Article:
Welcome to our next NFTS story, a series of blogs featuring our alumni talking about where they were before they came to the School and where they are now (follow the series by using the #NFTSSTories hashtag across Twitter and Instagram). George Pank graduated from the part-time Script Development Diploma in 2010 and is working as a Film Producer, most recently having Exec Produced Asif Kapadia’s highly anticipated documentary, Diego Maradona.

What were you doing before applying to the NFTS? I was working at Pathé with Cameron McCracken and Pierre du Plessis. I see my time at Pathé as a kind of apprenticeship in film producing. I was pretty green, and they just plonked me in my own office on the other side of the building, and had me sorting out deals with loads of producers like Graham Broadbent and Pete Czernin @ Blueprint Films. I learnt a lot there, baptism of fire stuff. Pierre used to call me their "man in Africa".

What are you doing now? I am permanently sleep deprived raising my two very young sons, alongside trying to produce films. I’m an executive producer on Asif Kapadia’s Diego Maradona. I have a strong relationship with Universal Music with whom I’m trying to identify material that could work cinematically. I’m also collaborating closely with the director Sam Blair (Keep Quiet, Make Us Dream) with whom I aim to produce something truly cinematic. That’s what I’m most excited about actually, the creative work I’m doing with Sam.

How did the working relationship with Asif Kapadia come about? My key relationship is actually with James Gay-Rees, with whom Asif has directed his most seminal work - Senna/Amy/Diego Maradona.  Senna was actually an idea that popped into James’ head while he was reading the newspaper down in Devon. James' dad had worked in F1 when he was a kid and used to come home and tell him stories about this driver who had this ‘other’ quality about him called Ayrton. James and I met when I was working at Pathé and when I left he said I’ve got this gig you can’t even tell your misses about. It was Exit Through The Gift Shop and that led us into producing All This Mayhem together, then Amy … now Diego Maradona. My respect for Asif is huge. I admire his honesty about not knowing … it takes a special person to actually accept and embrace the doubt that is an inherent part of creativity. Not to hide it. Asif takes the team on that creative journey with him. It’s been special to be a part of a few movies with him.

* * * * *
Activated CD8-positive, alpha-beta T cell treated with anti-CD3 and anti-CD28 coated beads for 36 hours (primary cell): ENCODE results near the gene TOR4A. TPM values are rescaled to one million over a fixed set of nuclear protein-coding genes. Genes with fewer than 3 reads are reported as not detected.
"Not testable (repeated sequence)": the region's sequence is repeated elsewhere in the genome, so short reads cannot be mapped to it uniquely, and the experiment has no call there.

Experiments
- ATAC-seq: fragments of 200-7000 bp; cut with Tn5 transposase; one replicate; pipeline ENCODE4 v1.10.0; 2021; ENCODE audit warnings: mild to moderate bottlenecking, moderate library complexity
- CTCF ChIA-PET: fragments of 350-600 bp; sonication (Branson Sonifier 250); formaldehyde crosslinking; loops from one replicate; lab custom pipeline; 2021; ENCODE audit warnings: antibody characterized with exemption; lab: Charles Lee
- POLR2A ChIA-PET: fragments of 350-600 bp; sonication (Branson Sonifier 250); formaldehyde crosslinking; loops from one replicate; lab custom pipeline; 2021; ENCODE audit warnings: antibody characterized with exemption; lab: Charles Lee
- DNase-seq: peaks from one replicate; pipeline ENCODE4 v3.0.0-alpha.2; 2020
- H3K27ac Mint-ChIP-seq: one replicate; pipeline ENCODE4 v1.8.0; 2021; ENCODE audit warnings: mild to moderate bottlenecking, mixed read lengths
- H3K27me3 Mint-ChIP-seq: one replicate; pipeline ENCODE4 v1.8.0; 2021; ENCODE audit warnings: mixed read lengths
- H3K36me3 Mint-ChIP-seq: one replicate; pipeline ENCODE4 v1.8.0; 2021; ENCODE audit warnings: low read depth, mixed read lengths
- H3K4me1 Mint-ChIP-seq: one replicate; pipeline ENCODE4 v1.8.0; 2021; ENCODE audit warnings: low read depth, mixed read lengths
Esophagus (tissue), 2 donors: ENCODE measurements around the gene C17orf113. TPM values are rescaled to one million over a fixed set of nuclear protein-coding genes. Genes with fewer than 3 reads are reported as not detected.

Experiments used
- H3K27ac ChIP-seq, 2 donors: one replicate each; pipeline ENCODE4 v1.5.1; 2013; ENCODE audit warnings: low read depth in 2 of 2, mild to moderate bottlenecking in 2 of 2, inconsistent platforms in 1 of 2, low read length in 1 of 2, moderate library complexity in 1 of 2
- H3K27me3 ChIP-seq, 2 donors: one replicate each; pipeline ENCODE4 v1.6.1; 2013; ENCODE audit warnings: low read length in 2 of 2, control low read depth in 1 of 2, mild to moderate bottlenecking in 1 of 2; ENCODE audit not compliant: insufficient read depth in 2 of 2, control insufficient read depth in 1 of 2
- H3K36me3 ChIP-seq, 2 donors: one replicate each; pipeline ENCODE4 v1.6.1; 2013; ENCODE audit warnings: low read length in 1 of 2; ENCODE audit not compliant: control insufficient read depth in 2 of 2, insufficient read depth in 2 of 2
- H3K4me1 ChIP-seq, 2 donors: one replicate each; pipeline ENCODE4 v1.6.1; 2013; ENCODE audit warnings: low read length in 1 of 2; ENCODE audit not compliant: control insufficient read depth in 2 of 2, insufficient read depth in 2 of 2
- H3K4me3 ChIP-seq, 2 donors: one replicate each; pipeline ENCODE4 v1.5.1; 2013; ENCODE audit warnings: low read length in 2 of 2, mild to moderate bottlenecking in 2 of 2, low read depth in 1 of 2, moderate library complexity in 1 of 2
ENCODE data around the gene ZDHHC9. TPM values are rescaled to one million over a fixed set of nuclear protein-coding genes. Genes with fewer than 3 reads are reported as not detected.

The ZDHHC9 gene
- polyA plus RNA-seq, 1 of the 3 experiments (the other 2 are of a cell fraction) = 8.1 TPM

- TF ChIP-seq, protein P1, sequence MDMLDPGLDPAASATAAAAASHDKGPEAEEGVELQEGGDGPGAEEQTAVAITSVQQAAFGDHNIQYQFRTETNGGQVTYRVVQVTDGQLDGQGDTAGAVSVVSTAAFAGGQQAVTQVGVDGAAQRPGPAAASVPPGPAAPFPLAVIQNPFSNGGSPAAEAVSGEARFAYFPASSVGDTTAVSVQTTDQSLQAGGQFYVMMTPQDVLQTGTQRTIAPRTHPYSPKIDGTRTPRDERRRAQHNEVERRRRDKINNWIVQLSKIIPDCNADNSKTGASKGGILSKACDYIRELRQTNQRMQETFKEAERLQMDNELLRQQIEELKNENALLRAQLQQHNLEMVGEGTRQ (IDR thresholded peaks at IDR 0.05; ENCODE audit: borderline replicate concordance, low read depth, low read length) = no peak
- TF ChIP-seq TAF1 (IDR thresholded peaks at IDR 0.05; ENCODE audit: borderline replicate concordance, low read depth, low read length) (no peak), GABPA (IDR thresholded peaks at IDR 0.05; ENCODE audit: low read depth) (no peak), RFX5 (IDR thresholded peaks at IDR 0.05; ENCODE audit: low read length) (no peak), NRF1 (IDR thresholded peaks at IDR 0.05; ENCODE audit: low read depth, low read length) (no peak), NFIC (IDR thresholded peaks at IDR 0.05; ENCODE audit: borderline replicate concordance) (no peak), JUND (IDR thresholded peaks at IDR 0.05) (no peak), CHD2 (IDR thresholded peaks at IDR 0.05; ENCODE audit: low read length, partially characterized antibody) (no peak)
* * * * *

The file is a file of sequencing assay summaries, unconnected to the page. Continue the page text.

What can you tell us about Diego Maradona and your role on that? Well, sometimes in life having skills is both a blessing and a curse. I’m skilled at putting the deal architecture of movies together. This relates to my long forgotten past life as a film lawyer. James and I joke about the ‘Oscars bounce’. We moved quickly after the success of Amy to set up Diego Maradona in a way that truly worked for the core filmmaking team - both commercially and creatively. So I guess that was my core role - deal architecture. Although I also have a natural feel and growing depth of experience at helping directors and editors shape movies. So I watched many many cuts and gave Asif, James and Chris King (editor) my notes.

How has studying at the NFTS helped you in your journey to your current career? Yes definitely. I studied script development - essentially the process of working with screenwriters. I’ve ended up producing movies where there is no script and the screenwriter is really the director and editor … but the principle of helping the writer find their voice and the most compelling narrative is the same. That guiding element and thematic understanding. It’s not "change this word please", it’s more like "what are you really trying to say here?" I developed that skill at the NFTS. 

What advice would you give to an aspiring NFTS student? It’s a long game … but if you are passionate and driven .. keep going. There’s something in this Anish Kapoor quote that applies to a career in film: "being an artist is a very long game. It is not a 10-year game. I hope I'll be around making art when I'm 80."

If you were stranded on a desert island, which film, TV boxset or video game would you take? Sam Blair and I just watched over two days and on a big screen Claude Lanzmann’s Shoah. It’s had such an effect on me it feels trite to suggest anything else. This might sound like a bleak choice, but watching Shoah has just knocked me over. It’s such a powerfully cinematic experience. I’m  changed by watching it. It lives in the present that film you know – this is a quality I aspire to achieve in the films I want to produce going forward.

For more information about the Script Development Diploma, please visit www.nfts.co.uk/scriptdevelopment